There are billboards, he has a radio show, and he has followers. Now the thing about this is, as long as these people don’t hurt anyone in the days leading up until the possible end I’m fine with them believing this. But I’m concerned over two things:

  1. What happens nearer May 21, 2011 when some people think the end is nigh?
  2. And what is the PR plan for May 22, 2011?

The story linked above points to part of the naswer for my second question:

His followers, in turn, are trusting Camping. Allison Warden, a 29-year-old office manager in Raleigh, N.C., runs a website, WeCanKnow.com, dedicated to spreading news of Camping’s predictions. But what if he is wrong?

“It is a fair enough question,” she said. “But the fact that it is in Scripture is why you can say it with such a degree of certainty. It’s one of those things where you have to trust God.”

I mean the validity of this claim is easily settled for me, I plan to write my follow up post to this one on May 22, 2011 or if I’m wrong then I will have other things on my mind I’m sure. I think the larger issue here is that people are really unhappy and nervous about the future right now. National and global events have people have had people on edge and there doesn’t seem to be an end in sight — for most of us. I believe this is leading people to want someone with a clearcut answer and you can’t get much more specific than an exact date.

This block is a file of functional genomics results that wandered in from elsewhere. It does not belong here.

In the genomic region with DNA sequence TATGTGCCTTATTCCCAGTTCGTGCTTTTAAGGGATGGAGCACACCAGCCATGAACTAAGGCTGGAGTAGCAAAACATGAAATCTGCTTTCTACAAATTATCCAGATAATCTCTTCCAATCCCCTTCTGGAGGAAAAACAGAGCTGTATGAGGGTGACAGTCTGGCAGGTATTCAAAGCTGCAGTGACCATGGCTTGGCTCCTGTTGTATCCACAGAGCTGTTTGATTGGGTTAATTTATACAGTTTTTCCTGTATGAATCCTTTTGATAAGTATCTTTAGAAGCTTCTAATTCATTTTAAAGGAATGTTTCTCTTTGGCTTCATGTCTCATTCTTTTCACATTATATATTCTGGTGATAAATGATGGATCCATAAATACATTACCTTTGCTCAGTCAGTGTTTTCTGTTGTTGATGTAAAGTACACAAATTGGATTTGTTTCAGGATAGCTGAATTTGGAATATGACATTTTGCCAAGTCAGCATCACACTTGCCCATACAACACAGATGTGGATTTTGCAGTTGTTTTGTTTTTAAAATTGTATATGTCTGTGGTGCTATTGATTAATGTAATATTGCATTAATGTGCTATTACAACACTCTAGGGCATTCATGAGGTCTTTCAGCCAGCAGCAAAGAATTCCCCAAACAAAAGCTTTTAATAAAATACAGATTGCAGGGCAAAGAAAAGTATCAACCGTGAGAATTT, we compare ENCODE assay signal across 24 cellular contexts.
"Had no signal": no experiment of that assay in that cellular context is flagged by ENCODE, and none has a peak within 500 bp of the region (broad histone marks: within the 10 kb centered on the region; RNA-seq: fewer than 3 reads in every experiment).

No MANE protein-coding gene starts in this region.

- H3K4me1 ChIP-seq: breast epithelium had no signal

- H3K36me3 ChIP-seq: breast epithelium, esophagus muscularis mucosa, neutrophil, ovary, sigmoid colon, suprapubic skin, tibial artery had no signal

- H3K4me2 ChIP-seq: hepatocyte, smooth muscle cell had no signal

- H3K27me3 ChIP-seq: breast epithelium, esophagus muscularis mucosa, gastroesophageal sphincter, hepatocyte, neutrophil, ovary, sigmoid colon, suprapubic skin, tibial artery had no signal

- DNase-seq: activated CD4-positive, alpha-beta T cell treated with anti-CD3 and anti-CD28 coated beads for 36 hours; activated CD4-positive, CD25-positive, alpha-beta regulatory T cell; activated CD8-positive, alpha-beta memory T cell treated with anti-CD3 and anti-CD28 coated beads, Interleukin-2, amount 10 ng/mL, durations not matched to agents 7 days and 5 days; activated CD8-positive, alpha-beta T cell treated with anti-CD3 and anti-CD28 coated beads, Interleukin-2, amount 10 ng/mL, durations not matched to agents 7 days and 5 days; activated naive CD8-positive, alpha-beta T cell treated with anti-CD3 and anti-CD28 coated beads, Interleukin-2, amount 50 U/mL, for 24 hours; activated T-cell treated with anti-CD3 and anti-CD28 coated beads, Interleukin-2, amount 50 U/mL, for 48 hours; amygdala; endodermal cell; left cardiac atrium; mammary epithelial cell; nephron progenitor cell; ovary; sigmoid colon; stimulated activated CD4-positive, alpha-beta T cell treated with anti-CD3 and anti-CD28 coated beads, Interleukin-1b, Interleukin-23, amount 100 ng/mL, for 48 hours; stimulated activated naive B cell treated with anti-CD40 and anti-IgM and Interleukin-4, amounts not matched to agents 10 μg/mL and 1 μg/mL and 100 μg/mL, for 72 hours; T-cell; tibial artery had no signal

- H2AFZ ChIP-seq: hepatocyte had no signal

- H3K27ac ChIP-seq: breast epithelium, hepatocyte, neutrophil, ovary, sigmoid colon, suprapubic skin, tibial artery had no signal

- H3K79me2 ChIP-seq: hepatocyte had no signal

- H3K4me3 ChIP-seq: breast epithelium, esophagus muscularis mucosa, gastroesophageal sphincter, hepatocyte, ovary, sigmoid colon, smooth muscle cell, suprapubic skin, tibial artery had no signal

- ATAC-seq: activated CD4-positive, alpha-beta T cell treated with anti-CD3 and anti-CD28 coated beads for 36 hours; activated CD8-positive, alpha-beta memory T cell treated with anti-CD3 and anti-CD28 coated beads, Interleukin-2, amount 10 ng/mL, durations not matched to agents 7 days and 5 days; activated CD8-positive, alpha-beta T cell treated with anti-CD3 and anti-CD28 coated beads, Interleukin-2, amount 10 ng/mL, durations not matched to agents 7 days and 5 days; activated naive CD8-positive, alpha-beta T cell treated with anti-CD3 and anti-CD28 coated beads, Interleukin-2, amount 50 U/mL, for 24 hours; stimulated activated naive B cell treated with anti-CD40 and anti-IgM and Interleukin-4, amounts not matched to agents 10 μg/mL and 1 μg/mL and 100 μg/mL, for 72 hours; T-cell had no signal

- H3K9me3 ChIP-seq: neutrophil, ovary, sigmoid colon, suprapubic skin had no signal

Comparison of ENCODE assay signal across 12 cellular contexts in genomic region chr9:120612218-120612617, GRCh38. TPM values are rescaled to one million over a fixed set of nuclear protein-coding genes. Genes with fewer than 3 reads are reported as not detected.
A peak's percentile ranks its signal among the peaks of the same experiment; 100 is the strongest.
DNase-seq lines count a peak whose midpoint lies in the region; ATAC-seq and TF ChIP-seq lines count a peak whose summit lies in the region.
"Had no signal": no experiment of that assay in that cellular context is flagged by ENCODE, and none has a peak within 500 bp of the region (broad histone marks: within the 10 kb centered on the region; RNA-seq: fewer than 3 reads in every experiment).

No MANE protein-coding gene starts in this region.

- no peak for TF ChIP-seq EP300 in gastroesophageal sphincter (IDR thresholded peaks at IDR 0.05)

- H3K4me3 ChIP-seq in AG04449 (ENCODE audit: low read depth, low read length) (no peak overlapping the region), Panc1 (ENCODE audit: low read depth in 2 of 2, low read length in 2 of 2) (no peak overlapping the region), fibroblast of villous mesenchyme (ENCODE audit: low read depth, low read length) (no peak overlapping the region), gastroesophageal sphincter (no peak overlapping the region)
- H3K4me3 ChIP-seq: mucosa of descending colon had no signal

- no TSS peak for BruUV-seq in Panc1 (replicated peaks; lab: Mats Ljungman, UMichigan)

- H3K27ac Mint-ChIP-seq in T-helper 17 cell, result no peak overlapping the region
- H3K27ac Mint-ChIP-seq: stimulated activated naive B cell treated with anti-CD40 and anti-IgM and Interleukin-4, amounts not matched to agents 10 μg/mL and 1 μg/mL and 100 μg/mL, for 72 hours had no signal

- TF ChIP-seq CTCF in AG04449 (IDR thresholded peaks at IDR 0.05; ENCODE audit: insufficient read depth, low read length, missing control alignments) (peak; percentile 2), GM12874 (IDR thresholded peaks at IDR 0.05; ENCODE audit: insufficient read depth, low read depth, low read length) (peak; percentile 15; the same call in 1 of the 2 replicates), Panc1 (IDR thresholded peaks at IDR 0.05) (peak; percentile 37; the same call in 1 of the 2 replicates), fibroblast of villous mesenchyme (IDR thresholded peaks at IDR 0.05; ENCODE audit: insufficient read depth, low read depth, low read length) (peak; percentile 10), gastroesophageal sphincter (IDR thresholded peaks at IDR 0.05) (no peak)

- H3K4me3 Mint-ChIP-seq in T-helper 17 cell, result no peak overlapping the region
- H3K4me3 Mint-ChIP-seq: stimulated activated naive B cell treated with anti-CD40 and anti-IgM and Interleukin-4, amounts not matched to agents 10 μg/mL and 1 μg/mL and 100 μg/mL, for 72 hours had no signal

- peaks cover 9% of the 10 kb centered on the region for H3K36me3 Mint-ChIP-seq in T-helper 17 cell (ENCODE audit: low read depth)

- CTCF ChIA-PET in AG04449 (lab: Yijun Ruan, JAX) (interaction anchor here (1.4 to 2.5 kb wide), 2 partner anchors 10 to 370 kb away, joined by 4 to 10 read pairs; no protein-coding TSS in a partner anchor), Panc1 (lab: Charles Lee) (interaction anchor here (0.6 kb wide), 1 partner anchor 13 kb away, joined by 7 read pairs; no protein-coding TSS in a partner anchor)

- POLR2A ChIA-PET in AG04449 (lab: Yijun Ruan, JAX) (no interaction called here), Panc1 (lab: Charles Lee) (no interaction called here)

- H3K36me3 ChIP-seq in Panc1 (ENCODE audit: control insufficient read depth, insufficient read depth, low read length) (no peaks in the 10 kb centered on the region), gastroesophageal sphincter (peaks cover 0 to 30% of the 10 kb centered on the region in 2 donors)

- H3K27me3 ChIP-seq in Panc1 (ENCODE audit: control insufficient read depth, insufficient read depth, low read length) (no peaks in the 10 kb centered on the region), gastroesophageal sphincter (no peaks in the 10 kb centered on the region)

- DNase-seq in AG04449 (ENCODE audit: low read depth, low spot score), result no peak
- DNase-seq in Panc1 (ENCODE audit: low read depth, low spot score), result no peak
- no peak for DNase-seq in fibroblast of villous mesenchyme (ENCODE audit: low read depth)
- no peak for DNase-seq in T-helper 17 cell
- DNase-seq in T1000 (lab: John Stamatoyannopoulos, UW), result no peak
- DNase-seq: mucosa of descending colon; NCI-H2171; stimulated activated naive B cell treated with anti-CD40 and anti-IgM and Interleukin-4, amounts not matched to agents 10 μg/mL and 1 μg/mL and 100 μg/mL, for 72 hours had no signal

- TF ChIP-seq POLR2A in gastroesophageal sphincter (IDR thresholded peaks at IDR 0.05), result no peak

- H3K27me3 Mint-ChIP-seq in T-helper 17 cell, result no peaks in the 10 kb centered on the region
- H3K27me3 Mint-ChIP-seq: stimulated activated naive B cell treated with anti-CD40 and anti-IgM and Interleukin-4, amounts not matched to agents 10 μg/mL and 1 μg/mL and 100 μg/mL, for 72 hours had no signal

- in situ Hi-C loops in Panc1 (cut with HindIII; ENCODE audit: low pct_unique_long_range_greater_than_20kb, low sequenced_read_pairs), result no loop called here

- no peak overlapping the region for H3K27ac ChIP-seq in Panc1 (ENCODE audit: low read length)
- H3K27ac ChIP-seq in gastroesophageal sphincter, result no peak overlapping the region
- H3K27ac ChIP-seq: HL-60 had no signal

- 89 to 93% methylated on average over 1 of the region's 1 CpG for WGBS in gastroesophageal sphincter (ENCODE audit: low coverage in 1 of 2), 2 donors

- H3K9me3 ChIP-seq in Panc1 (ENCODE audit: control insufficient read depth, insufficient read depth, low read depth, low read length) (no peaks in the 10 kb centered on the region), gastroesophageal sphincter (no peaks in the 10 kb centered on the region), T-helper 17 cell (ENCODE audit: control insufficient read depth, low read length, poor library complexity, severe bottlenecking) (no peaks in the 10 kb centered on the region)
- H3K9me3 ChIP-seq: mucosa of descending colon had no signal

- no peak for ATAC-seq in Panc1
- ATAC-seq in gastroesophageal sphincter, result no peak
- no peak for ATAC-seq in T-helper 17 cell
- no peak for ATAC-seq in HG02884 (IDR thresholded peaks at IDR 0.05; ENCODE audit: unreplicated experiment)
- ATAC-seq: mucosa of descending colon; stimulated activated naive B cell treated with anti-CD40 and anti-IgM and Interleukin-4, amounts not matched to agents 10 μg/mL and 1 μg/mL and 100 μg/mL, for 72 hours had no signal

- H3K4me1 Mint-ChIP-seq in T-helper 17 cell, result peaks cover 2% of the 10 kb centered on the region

One final problem I have is the minor inconsistency of the date in question. If it is clear and knowable by someone reading an English translation of a King James Bible why are there two dates being advertised?

I’m going to continue to put things on my calendar until google blacks out all dates from May 22 on, then I will start to worry. But I am excited to start an Apocalypse tag for this blog!

A Christian Heretic, What’s Love Got To Do With It?

Post 11 of 40 of the Humanist Lent Writing Project

Controversial Christian leaders. Often they make headlines of late around pedophilia, endorsing political leaders from the pulpit, linking tragic events around the globe to atheists, gays, you name it if the group isn’t Christian it must be their fault. Now a Michigan Evangelical paster is stirring up trouble, but not for any of these tried and true reasons. Rob Bell is preaching about God’s love and the saving power of Jesus to tens of thousands of people.

Huh? He is Evangelizing thousands of people to be Christian and still he is in trouble. The trouble surrounds his notion that it isn’t all about Heaven and Hell, it is also about what you do while you’re here on Earth oh and not as many folks go to Hell as other Christian leaders claim. The other heretical notion that guess what no one really knows what happens when we die. So his crimes are also tried and true, just a bit older in form. He is a true heretic: calling into question religious dogma and asking his followers to question it to. He is one of the most interesting Christian leaders I’ve come across lately. I can’t wait to read and review his new book: “Love Wins: A Book About Heaven, Hell, and the Fate of Every Person Who Ever Lived.”